I cosigned for my son a car in 7/25/2001. We were in an accident, and the car was repossessed on October 3, 2006. The car was sold by private sale at Southern California Auto Auction. They said the vehicle sold for $1000.00, or 19% of the then book value of $5075.00. The Total Contract amount was $42,905.40 (less credits before repossession $31,161.17), plus expenses and charges $924.87, equals balance at breach $12,669.10, less credits before suit $1000, equals principal sued for $11,669.10.
On 11/7/2008, MacDowell & Associates obtained a default judgment in the total sum of $14,953.94. I wrote MacDowell & Asssociates a Settlement Offer for the amount of $3000.00 to settle this entire matter. They telephoned me back and said they would take $4000, but that would only dismiss me from the case and not my son. I told them I had to think about it. My son has no money, and I am 67 years old on disability retirement. If, you can please help me. Is there anything else I can do??
Actually that seems like a pretty reasonable offer for them to release you from this debt. Pay what you can agree to and let the lender go after your grandson for the rest. You are not doing him any favors by shielding him from his responsibility. Or, you can go bankrupt to end your responsibility for your grandsons debt. This is actually his mess and he will need to step-up and take some responsibility for it.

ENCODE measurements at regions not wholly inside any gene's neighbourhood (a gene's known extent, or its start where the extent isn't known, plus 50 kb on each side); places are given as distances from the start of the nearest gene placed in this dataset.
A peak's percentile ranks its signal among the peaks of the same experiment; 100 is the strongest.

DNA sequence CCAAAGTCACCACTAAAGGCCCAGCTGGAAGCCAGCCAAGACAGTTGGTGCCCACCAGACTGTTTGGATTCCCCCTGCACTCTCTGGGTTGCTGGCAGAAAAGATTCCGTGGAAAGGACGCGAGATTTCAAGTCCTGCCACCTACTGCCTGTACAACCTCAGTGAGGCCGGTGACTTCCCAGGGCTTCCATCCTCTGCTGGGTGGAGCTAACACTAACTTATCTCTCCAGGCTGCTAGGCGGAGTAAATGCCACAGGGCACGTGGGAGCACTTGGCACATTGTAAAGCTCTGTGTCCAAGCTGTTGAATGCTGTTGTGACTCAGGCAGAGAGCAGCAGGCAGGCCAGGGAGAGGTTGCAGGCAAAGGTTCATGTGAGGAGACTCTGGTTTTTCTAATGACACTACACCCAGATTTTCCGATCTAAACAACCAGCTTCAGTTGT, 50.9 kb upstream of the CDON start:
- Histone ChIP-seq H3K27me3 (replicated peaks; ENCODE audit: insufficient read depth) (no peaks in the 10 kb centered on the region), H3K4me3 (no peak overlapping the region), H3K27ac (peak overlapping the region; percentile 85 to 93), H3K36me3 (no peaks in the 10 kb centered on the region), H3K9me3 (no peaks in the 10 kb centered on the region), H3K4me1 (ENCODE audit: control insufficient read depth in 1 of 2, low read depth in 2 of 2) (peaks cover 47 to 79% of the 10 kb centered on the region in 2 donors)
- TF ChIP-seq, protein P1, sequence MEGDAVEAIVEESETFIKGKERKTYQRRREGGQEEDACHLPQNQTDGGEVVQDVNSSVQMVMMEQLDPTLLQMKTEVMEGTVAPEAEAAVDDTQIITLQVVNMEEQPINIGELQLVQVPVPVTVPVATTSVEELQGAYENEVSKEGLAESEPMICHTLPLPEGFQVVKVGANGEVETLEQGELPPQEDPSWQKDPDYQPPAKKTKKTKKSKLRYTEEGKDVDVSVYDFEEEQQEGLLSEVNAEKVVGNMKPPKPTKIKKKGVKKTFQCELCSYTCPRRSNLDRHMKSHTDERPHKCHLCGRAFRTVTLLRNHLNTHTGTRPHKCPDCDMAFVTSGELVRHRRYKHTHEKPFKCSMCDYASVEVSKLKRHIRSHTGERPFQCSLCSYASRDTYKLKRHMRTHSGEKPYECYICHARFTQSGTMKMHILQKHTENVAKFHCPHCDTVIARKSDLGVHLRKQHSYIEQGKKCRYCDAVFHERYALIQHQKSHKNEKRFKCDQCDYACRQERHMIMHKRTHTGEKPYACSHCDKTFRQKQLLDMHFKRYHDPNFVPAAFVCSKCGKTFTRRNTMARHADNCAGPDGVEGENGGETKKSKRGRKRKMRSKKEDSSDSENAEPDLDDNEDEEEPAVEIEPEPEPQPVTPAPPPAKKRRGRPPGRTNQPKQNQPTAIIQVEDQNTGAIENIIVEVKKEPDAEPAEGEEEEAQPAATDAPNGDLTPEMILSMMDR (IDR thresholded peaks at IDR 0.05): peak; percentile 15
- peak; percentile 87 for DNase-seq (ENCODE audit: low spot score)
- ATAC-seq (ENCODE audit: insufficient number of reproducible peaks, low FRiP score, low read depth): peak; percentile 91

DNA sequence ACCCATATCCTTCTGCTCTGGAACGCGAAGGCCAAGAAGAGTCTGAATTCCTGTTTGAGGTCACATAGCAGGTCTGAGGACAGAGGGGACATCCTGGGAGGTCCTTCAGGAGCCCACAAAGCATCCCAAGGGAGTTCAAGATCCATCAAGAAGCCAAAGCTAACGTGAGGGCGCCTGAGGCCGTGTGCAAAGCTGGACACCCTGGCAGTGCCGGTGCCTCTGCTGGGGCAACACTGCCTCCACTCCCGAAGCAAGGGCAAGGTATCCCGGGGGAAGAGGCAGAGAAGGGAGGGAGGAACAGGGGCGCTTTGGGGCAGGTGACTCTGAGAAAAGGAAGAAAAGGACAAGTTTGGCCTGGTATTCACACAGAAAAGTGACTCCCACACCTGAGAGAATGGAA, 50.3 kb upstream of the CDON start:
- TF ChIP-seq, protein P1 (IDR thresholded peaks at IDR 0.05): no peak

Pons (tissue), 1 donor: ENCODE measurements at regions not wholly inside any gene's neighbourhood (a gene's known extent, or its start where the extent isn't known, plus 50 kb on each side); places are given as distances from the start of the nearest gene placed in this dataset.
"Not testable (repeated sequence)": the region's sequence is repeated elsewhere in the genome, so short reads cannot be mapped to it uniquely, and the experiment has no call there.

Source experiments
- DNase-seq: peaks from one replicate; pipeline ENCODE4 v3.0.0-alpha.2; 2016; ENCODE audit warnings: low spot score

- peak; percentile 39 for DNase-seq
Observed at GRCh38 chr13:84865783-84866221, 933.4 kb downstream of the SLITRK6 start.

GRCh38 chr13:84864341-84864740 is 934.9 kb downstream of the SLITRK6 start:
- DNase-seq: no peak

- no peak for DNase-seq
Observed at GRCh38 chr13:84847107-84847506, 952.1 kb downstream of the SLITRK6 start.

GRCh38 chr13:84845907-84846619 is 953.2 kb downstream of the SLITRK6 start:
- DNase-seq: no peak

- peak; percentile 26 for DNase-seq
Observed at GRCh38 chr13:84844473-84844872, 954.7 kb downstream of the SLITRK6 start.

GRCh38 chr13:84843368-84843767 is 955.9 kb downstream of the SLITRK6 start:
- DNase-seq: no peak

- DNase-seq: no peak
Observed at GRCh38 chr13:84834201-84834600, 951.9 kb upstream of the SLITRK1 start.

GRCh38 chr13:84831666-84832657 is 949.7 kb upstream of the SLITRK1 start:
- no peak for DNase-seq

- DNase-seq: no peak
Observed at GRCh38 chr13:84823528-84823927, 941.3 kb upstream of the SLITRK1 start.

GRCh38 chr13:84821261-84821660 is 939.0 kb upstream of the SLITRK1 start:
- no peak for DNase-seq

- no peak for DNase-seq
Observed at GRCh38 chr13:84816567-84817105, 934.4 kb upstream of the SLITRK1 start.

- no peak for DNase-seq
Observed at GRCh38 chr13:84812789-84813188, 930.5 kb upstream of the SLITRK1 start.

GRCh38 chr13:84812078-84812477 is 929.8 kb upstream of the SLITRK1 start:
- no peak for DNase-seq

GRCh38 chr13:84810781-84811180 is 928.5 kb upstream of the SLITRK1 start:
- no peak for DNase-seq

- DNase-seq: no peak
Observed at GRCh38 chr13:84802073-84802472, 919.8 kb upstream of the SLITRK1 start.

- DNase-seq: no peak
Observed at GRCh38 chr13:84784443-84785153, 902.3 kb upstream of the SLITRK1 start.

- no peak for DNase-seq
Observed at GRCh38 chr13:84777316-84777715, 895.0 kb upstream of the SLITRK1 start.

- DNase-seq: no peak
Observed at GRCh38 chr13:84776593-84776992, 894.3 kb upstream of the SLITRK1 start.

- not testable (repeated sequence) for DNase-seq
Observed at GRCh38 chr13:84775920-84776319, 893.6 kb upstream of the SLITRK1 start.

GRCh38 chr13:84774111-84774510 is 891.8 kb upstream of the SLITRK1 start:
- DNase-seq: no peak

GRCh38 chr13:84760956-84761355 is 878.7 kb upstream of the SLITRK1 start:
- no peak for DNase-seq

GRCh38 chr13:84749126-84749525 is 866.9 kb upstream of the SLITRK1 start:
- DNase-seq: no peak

I would suspect they’d take $3,500 if you promised to deliver the check within 48 hours of acceptance. If you go for the settlement be sure to get a written confirmation that you are release from this settlement. The settlement has already hurt your credit and you’ll want to make sure that you can show it was satisfied on your part in case the issue comes up in the future.
The problem here is that there is no force or leverage that you can put on the holder of a valid default judgment. They have the upper hand and obviously you have some assets they can go after if you can write that check.
In order to have an agreement you need to have a meeting of the minds. Both parties must come to an acceptance that the offer is acceptable to both. Until that happens, you have nothing.
Repeat after me, “Never Ever Cosign.”